All Mr. Nastke has to do is read the city ordinance. That will tell him where the ward lines are. The survey projecting 5th street north has been completed. Those are the only two factors that matter. What folks have been doing in the past is legally irrelevant. Mr. Nastke needs to either start following the law, and doing it now, or he needs to be sued, and promptly. Meanwhile the state attorney general should be notified of this situation. Disenfranchisement is serious business, and should be taken seriously.

    So far, it looks like Mr. Nastke until all of this was brought to light has just tossed the matter in the circular file, and been sitting on his hands, other than talking to politicians, and listening to them tell him what they have been doing in the past, rather than researching the law, and following it.

    Absent Mr. Nastke coming to his senses immediately, it looks like the County is going to need to add some attorney's fees into its budget, because it may end up paying for the fees of both sides, when it goes down in flames on this one.

  3. The Common Council has the primary authority to set the boundaries of election districts. They may request the Board of Elections to define them. See Election Code 4-100.

    Election districts must conform to ward boundaries. That is true whether the Common Council were defining the ED boundaries, or the BOE were doing so at the request of the Common Council.

    It also appears that the boundary between 5-1 and 5-2 does not conform with state law since it does not use visible features.

  4. The current ward boundaries are shown "Atlas of the Hudson river valley from New York city to Troy, including a section of about 8 miles in width" published in 1891. A copy of this atlas is available at the Hudson River Valley Institute in Poughkeepsie. A digitized version is available at You will be most interested in Section 26.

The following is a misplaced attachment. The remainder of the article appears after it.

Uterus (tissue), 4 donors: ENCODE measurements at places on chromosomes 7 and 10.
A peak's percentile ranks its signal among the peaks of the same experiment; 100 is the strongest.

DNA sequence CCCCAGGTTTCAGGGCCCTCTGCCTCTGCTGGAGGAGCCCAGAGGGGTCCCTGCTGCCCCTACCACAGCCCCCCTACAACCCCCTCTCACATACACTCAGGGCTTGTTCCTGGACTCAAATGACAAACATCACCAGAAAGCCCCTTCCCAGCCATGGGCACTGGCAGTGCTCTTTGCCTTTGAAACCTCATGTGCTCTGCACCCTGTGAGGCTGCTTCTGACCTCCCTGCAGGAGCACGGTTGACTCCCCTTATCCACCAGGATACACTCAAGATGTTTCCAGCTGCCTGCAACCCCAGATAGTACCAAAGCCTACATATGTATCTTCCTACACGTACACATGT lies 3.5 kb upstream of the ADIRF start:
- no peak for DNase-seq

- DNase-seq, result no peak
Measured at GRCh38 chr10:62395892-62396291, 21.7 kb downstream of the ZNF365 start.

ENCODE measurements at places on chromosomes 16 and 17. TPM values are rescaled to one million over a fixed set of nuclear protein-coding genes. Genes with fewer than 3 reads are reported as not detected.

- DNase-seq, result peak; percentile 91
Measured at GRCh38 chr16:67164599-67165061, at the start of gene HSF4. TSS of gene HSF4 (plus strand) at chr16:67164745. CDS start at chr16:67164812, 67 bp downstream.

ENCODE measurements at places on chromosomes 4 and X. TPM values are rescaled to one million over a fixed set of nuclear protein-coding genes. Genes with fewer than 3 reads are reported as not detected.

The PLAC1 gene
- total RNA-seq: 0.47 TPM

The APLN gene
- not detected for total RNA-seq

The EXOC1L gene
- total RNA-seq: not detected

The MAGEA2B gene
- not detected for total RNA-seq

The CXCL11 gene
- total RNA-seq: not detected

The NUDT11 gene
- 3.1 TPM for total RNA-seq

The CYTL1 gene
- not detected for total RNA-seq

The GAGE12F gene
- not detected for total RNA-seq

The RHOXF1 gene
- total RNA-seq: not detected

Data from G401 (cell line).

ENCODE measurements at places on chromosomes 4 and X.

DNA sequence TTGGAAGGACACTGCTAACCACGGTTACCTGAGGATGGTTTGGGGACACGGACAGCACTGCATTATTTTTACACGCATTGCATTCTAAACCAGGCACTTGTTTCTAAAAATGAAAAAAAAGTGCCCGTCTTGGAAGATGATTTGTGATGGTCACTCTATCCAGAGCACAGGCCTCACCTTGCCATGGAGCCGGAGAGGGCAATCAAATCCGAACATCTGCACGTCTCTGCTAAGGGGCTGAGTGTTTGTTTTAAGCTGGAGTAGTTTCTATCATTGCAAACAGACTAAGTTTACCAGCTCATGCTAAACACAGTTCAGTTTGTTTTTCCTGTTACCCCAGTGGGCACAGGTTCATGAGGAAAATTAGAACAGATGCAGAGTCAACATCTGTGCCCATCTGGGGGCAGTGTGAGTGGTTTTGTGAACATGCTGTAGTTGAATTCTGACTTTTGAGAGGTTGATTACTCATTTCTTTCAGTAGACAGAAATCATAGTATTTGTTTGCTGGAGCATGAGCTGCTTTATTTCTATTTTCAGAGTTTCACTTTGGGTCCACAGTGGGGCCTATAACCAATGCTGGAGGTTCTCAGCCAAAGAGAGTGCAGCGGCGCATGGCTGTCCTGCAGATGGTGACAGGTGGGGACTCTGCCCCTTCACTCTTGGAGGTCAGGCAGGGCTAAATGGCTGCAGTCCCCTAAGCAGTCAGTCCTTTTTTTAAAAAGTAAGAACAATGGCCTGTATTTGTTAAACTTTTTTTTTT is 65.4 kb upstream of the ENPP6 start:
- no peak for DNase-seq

The US Census shows Hudson with 5 wards from 1890, 4 wards from 1860, and 2 wards in 1850.

    Property records appear to have the correct Ward numbers.

    I suspect that the route of Harry Howard probably dates from the late 18th to early 19th century.

    Harry Howard runs into Joslen Blvd, which then runs into US 9, which continues northward to Stockport before then following Kinderhook Creek into Kinderhook. The alignment along Fairview Avenue also existed in the late 19th century, but it seems too straight for a wagon road earlier in the 19th century.

    US 9 has since at least 1929 topo sheets been on Fairview Avenue, but took a shorter route using Prospect Avenue, rather than the current jog into town.

    The road to Stockport and Kinderhook may have originally followed Mill Street from the North Bay area. Carroll and Short Street don't fit the street grid, but they do provide a direct connection to Harry Howard. You can envision the gridded portion of Hudson as being a terrain peninsula jutting out between North Bay and South Bay. The Short Street connection to Harry Howard below Underhill Pond is at the base of the peninsula.

  5. Jimtex is the ultimate researcher. No doubt about that. Below is a link to the map to which he refers, which is "zoomable." It's section 27 of the Atlas actually (published in 1891). And indeed the ward lines on the map match the language in the current City Charter. Perhaps the BOE should just photocopy this map and use it, rather than their erroneous one. :)